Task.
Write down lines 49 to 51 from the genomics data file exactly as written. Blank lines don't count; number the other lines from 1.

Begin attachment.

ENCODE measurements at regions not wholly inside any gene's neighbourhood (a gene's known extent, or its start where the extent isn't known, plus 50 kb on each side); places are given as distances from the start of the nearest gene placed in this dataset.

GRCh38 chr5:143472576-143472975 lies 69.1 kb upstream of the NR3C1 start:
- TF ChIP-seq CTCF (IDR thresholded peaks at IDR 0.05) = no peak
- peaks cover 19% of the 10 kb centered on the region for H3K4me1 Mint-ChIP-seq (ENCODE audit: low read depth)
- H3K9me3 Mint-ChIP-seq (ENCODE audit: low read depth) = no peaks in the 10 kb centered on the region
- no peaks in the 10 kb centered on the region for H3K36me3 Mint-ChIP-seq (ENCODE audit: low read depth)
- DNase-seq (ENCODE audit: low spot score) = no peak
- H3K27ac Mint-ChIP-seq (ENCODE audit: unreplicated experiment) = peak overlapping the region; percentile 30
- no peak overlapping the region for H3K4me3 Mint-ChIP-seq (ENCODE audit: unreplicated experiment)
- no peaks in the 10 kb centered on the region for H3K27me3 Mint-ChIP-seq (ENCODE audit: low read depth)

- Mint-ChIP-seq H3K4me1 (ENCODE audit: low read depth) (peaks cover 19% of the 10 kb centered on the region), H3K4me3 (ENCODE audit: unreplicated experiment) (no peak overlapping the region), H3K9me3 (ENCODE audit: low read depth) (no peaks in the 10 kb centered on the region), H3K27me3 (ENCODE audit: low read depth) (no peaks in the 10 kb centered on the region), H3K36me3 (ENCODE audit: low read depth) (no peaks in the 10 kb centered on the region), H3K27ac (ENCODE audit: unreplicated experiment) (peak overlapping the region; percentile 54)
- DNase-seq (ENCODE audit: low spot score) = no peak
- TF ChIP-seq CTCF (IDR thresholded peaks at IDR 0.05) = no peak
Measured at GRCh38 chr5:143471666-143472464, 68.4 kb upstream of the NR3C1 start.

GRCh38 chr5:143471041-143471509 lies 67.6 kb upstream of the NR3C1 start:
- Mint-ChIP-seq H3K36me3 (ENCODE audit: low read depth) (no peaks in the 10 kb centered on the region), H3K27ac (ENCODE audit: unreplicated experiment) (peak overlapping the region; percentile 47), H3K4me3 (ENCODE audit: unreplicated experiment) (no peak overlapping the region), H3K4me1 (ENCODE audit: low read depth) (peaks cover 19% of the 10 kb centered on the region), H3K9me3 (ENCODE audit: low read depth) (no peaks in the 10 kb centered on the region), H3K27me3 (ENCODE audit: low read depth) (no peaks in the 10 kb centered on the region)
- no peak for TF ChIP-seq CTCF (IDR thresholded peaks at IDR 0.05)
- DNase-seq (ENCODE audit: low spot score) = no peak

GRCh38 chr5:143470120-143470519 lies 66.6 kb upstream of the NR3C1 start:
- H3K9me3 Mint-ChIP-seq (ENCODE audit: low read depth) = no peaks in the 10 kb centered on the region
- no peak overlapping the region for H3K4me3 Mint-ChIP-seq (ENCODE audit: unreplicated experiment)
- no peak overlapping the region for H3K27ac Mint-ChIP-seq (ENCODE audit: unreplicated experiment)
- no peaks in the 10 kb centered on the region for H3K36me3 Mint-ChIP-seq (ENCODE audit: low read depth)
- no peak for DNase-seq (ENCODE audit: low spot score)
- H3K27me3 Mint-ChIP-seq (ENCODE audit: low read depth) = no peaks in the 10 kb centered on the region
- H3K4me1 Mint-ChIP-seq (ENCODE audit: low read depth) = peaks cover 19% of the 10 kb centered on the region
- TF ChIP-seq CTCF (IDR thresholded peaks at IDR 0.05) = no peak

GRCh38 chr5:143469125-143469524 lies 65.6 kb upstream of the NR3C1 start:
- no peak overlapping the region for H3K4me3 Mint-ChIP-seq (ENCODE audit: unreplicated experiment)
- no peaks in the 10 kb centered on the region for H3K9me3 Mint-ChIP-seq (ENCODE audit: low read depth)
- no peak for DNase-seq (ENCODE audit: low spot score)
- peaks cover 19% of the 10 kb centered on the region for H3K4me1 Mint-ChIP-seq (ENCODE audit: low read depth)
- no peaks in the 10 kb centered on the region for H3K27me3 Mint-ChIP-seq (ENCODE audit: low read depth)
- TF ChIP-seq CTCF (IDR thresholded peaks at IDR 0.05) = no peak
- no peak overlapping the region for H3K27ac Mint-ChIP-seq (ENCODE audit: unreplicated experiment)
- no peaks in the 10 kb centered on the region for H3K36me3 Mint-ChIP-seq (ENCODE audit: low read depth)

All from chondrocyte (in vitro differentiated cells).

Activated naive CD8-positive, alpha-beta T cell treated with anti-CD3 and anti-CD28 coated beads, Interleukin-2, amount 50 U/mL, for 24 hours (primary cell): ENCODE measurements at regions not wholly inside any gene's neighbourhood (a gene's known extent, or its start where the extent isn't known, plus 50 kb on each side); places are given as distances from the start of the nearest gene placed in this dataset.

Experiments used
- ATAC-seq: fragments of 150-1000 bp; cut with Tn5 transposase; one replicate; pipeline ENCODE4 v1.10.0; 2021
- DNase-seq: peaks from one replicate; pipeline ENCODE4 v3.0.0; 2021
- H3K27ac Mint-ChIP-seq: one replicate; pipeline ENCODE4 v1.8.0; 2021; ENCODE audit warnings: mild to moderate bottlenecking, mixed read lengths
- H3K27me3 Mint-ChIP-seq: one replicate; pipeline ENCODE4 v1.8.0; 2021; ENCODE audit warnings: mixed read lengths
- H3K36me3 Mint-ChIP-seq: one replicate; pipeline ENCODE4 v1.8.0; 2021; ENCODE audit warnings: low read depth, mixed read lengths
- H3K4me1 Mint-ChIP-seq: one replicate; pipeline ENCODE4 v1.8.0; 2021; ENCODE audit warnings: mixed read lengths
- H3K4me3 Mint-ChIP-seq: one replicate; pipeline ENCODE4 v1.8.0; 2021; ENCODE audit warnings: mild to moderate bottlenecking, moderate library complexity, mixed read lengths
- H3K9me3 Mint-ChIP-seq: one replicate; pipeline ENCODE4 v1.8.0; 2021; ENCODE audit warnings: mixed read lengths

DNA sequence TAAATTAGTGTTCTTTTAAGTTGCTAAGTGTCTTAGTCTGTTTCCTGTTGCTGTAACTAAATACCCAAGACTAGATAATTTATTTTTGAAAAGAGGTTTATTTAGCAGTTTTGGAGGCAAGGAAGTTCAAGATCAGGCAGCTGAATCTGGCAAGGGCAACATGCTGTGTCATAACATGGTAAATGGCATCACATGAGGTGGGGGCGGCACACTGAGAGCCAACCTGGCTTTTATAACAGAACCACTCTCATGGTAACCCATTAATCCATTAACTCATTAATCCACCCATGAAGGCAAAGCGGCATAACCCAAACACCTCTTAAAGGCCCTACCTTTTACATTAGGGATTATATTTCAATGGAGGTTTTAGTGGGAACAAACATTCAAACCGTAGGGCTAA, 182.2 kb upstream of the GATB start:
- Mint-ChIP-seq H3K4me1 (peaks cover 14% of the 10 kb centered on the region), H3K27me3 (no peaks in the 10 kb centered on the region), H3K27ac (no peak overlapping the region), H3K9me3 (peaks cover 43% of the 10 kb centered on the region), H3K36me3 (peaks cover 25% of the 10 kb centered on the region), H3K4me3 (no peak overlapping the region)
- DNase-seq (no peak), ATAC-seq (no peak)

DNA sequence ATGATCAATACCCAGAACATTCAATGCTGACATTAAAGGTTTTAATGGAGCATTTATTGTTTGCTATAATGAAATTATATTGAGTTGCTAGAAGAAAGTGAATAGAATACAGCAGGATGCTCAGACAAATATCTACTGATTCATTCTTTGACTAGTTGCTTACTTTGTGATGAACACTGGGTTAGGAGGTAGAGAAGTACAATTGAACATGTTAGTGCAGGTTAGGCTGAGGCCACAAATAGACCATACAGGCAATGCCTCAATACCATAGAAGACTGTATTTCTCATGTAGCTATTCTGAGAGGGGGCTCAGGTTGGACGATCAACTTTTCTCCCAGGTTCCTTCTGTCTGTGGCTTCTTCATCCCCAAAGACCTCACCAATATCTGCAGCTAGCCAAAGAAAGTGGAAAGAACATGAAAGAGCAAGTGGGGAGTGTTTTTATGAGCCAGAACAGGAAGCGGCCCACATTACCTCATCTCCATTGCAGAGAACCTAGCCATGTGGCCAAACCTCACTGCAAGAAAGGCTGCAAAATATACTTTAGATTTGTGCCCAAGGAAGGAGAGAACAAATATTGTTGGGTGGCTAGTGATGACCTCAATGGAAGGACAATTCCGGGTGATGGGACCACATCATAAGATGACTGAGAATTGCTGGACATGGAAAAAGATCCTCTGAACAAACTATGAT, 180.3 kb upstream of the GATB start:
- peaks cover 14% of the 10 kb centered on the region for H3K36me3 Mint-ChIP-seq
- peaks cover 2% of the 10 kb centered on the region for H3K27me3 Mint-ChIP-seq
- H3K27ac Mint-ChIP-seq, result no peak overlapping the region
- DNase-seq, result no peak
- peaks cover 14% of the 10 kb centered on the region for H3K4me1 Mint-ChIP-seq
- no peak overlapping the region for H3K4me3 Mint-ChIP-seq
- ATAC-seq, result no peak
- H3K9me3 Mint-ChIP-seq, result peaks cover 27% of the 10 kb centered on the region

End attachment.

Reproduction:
- Mint-ChIP-seq H3K4me1 (peaks cover 14% of the 10 kb centered on the region), H3K27me3 (no peaks in the 10 kb centered on the region), H3K27ac (no peak overlapping the region), H3K9me3 (peaks cover 43% of the 10 kb centered on the region), H3K36me3 (peaks cover 25% of the 10 kb centered on the region), H3K4me3 (no peak overlapping the region)
- DNase-seq (no peak), ATAC-seq (no peak)

DNA sequence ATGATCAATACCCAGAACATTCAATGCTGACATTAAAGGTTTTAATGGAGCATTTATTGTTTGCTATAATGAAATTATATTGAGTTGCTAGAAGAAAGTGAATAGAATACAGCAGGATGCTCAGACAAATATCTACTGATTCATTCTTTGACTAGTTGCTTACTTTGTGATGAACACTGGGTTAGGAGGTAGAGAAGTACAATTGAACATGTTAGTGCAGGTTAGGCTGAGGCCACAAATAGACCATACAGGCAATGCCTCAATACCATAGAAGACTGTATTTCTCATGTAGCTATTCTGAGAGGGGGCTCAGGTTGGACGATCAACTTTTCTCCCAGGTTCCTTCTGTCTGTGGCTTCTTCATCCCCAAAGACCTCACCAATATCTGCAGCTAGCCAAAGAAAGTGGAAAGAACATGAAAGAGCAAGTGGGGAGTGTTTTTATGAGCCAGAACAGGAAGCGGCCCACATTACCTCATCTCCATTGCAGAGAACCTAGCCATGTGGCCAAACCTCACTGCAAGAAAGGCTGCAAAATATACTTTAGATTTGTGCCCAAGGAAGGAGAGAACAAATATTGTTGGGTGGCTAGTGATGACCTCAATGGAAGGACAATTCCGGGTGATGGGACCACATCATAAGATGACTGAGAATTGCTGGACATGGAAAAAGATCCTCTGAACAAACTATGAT, 180.3 kb upstream of the GATB start: